Introductory Theorems on Group Theory:
A group (G,*) is an ordered pair consisting of a set G (refered to as a group with respect to *) and a
binary operation * : G X G => G (called the group operation) for which the following properties hold:
I) For any
Now let f be any permutation in Sym S. Now f is a composition of transpositions, as kn . k2 k1. If f
is a composition of an odd (resp. even) number of transpositions, then f is said to be odd (resp. even).
Lemma:
Several properties of parity are readily s
elements, then Sym S contains n! functions.
Sym S, called the symmetric group on S, is a group with respect to the operation of function
composition: If f and g are in S, then the function g f (read as "g compose f") is also in S, since the
composition of
Notice that cfw_E,O, which we defined as some mysterious set with binary operation *, is actually the
same thing as Z2! O acts exactly like the element 1, and E acts exactly like 0, and * acts exactly like
addition. Not surprisingly, Z2 is isomorphic to c
Let the order of g be t. Then f(g)^t = f(g).f(g) = f(g.g) = f(g^t) = f(e) = e. So f(g)^t does equal the
identity element of H. This does not prove that t is the order of f(g)^t-there could be some smaller
power of f(g) also equal to the identity element o
(I) qH contains n distinct elements. For if any two elements in qH were the same, as q*gi = q*gj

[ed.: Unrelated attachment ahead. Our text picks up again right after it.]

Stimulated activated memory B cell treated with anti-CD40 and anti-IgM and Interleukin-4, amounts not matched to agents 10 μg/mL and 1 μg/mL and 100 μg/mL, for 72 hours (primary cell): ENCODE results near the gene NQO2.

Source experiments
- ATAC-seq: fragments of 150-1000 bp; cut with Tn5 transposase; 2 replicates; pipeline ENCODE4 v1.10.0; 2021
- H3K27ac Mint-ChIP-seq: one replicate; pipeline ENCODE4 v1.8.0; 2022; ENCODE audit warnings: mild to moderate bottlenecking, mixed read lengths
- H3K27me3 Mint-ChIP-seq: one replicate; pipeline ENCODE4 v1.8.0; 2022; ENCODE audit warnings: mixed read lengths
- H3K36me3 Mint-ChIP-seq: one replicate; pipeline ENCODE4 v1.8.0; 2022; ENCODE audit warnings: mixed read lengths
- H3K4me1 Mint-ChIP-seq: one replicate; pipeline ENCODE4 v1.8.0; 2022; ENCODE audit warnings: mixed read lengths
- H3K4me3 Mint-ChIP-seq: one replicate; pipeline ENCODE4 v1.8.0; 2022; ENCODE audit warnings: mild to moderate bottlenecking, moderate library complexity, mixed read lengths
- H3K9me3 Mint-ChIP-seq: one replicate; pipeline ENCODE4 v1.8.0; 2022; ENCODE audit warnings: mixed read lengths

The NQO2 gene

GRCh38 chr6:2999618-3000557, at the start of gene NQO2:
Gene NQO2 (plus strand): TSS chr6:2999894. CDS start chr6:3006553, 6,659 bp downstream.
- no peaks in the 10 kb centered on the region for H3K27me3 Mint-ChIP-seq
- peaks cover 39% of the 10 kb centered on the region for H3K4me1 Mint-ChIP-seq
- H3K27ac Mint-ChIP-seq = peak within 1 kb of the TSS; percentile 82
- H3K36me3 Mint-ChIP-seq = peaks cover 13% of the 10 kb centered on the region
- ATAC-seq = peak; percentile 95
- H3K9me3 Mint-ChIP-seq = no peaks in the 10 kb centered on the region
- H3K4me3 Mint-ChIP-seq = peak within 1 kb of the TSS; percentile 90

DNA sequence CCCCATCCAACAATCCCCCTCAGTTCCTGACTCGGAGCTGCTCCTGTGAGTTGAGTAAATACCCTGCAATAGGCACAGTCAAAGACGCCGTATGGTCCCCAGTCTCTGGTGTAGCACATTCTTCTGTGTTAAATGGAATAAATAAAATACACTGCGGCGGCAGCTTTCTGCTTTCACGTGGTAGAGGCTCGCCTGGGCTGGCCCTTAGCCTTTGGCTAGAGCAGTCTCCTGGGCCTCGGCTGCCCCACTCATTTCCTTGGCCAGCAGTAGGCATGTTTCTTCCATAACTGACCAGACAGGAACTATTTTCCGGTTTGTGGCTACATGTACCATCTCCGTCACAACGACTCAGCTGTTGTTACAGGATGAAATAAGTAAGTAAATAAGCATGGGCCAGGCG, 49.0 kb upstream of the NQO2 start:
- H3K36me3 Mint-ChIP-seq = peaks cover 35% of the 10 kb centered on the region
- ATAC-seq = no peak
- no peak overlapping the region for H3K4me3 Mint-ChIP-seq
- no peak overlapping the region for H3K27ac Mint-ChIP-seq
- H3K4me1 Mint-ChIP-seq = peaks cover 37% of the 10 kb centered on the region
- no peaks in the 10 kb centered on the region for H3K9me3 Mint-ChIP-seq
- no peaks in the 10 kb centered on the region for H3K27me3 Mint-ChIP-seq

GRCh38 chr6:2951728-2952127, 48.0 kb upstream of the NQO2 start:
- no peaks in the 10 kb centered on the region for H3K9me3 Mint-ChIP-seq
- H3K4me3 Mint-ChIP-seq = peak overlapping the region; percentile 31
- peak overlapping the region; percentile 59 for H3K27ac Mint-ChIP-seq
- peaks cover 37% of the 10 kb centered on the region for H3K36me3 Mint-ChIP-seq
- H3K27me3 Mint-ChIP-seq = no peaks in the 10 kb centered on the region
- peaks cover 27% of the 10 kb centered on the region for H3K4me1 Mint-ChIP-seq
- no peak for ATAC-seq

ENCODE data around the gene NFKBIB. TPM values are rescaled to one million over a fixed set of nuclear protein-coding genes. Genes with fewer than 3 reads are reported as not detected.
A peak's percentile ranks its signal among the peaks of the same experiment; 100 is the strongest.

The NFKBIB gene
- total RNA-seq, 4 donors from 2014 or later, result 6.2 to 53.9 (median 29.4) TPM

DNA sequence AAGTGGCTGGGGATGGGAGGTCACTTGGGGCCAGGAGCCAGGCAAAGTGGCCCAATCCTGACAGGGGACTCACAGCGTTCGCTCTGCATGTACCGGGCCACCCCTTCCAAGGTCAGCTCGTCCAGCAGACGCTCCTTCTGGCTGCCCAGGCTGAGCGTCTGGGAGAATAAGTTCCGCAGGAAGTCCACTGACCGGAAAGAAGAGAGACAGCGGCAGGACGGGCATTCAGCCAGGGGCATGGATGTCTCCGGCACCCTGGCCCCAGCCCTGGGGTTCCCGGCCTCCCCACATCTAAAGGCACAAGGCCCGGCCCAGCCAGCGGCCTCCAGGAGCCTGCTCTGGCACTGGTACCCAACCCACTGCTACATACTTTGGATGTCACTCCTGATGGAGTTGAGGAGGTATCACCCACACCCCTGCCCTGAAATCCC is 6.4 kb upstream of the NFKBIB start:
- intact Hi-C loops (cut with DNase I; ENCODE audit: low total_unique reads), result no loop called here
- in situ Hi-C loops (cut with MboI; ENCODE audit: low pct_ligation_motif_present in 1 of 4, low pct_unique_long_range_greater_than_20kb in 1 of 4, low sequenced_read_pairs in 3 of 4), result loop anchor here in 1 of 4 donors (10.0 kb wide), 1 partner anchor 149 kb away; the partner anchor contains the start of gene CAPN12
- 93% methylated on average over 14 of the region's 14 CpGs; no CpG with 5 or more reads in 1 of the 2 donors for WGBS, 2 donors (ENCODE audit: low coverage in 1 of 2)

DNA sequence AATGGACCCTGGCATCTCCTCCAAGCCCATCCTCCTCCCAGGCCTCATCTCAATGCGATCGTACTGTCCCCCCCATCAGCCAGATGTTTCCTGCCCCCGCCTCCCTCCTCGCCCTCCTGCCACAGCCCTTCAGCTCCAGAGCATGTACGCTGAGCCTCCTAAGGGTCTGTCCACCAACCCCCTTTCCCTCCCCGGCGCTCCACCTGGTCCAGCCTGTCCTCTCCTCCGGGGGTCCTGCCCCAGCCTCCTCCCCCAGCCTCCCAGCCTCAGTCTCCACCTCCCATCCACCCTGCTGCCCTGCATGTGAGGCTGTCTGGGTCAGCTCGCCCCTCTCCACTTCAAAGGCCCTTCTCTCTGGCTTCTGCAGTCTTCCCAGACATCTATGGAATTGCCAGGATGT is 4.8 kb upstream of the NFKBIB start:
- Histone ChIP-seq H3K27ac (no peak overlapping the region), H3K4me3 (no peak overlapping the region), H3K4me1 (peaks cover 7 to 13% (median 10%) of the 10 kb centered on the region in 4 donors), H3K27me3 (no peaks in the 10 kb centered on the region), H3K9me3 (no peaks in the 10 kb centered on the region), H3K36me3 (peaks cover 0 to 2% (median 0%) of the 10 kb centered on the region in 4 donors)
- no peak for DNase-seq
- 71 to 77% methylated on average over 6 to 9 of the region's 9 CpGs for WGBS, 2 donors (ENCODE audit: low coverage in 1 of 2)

(where gi, gj are in H), then canceling we would have gi = gj, which is contrary to the supposition that
all the elements in H are different.
(II) qH has no e
that g, g^2, g^3, etc. are all distinct elements (if a^i = a^j where i, j are unequal and j then canceling we
get a^i-j = e, contrary to the supposition that a^t is the smallest power equal to e).
Furthermore, H = cfw_e, g, g^2, . g^t-1-i.e. any power of
that g, g^2, g^3, etc. are all distinct elements (if a^i = a^j where i, j are unequal and j then canceling we
get a^i-j = e, contrary to the supposition that a^t is the smallest power equal to e).
Furthermore, H = cfw_e, g, g^2, . g^t-1-i.e. any power of
congruent to." Just as we have the laws of identity, symmetry, and transitivity for all objects, so too do
we have identity, symmetry, and transitivity for isomorphic groups.
An important structure related to a group is a subgroup. Specifically, if G is s
congruent to." Just as we have the laws of identity, symmetry, and transitivity for all objects, so too do
we have identity, symmetry, and transitivity for isomorphic groups.
An important structure related to a group is a subgroup. Specifically, if G is s
g^-n is defined as g^-1*.g^-1 (n times) and g^0 is defined as the identity element e.
It is easy to check that these terms are well defined and that the properties of exponents hold as usual-specifically that g^a*g^b = g^(a+b) for any integers a, b.
Defin
g^-n is defined as g^-1*.g^-1 (n times) and g^0 is defined as the identity element e.
It is easy to check that these terms are well defined and that the properties of exponents hold as usual-specifically that g^a*g^b = g^(a+b) for any integers a, b.
Defin
Introductory Theorems on Group Theory:
A group (G,*) is an ordered pair consisting of a set G (refered to as a group with respect to *) and a
binary operation * : G X G => G (called the group operation) for which the following properties hold:
I) For any
Lecture 6:
(Introductory definitions and theorems of group theory)
We are introduced to Cayley Tables, a way of defining a binary operation on a set.
Consider for example the table
a|b|c
a|a a c
b|a b c
c|c c b
This table shows that a*a = a, c*c = b, etc.